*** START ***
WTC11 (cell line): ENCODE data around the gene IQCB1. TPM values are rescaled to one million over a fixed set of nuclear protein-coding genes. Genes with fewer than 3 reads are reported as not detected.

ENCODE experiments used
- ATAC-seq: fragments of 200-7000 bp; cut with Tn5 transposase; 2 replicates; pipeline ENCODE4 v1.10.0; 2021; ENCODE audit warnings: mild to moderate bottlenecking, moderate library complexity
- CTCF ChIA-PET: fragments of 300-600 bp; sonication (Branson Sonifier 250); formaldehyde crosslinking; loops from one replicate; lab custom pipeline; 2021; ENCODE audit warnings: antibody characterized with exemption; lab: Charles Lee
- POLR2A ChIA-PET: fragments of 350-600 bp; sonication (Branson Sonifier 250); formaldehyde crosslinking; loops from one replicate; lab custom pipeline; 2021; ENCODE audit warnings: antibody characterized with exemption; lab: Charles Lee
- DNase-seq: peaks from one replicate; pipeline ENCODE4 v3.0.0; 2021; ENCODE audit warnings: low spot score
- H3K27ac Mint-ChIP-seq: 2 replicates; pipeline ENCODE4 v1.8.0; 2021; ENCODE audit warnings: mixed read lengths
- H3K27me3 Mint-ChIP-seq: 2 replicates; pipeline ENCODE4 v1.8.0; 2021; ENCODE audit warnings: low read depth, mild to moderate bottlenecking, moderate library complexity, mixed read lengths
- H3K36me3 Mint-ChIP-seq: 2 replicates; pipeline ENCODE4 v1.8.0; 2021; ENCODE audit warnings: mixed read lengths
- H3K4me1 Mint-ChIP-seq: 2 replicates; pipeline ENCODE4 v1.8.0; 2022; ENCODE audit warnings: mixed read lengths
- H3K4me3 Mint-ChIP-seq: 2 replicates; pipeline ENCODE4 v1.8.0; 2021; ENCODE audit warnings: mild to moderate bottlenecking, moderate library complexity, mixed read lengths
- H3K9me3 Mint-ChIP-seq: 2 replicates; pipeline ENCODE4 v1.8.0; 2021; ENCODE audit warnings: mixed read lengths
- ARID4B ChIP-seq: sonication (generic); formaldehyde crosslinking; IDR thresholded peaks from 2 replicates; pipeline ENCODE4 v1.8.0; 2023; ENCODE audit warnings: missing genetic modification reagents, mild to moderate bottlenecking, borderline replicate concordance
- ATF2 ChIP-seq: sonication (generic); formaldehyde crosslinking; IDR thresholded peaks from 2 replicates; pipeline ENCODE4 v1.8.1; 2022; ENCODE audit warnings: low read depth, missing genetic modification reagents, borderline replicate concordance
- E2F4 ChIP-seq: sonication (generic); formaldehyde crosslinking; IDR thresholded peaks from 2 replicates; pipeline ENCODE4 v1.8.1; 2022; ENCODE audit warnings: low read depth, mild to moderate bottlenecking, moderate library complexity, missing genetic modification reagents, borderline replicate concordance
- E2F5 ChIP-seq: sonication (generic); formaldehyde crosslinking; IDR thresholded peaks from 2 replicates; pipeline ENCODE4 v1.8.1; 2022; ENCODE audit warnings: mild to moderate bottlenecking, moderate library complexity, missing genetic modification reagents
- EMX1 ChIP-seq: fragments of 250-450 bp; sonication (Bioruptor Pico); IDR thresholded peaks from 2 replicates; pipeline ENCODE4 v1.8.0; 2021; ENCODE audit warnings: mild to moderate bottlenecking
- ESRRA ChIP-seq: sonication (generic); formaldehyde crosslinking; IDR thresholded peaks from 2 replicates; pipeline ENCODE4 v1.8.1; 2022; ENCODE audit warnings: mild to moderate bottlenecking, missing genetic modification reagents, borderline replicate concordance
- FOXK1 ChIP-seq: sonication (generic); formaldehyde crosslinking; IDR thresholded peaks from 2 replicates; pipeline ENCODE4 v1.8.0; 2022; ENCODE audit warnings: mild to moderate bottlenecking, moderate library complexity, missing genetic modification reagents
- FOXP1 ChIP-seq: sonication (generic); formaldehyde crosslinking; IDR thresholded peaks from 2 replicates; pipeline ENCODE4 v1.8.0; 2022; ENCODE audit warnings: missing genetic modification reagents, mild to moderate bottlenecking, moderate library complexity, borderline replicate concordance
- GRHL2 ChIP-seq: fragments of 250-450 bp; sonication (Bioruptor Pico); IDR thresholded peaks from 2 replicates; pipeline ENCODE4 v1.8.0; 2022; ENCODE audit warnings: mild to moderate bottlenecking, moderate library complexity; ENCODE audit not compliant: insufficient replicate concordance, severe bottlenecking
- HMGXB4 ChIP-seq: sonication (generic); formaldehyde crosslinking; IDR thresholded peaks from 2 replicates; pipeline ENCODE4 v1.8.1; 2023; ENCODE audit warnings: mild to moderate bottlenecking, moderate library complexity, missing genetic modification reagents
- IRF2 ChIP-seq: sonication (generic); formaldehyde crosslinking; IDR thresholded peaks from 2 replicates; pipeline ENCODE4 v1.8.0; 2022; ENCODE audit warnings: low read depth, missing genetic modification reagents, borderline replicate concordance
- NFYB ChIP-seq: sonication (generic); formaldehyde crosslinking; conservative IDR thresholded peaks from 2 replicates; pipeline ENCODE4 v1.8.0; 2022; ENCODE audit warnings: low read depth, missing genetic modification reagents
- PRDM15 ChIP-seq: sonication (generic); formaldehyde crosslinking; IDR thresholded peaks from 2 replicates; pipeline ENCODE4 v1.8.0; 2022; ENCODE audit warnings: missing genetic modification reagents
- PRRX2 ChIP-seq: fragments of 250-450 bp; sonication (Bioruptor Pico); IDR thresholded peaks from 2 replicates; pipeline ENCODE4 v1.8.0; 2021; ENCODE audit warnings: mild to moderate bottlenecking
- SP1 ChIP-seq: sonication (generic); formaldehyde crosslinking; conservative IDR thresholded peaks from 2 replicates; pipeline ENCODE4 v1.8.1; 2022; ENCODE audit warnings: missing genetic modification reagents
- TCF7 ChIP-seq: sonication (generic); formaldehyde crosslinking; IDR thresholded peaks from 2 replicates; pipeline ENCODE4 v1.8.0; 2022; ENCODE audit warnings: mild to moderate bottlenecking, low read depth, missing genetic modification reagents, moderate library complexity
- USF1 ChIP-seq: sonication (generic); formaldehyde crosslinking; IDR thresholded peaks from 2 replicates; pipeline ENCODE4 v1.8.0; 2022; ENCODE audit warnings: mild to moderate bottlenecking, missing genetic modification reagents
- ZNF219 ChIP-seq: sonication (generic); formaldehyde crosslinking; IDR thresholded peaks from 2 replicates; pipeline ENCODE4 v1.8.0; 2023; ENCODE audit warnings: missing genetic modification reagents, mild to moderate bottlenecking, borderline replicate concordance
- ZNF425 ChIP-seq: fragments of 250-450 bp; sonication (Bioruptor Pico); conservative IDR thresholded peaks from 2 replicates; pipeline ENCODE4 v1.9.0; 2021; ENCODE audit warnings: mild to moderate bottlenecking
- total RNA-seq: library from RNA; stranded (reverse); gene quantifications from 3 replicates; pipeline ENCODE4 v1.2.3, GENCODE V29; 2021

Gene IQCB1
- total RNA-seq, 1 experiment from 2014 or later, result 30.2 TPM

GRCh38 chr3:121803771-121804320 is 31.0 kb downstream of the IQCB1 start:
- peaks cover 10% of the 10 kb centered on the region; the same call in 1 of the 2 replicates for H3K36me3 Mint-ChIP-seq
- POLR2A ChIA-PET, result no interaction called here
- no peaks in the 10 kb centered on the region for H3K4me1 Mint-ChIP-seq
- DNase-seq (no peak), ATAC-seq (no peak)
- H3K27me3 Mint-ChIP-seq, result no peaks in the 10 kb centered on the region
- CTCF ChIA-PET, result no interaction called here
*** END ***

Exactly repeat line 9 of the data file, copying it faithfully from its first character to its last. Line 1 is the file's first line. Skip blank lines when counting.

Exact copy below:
- H3K36me3 Mint-ChIP-seq: 2 replicates; pipeline ENCODE4 v1.8.0; 2021; ENCODE audit warnings: mixed read lengths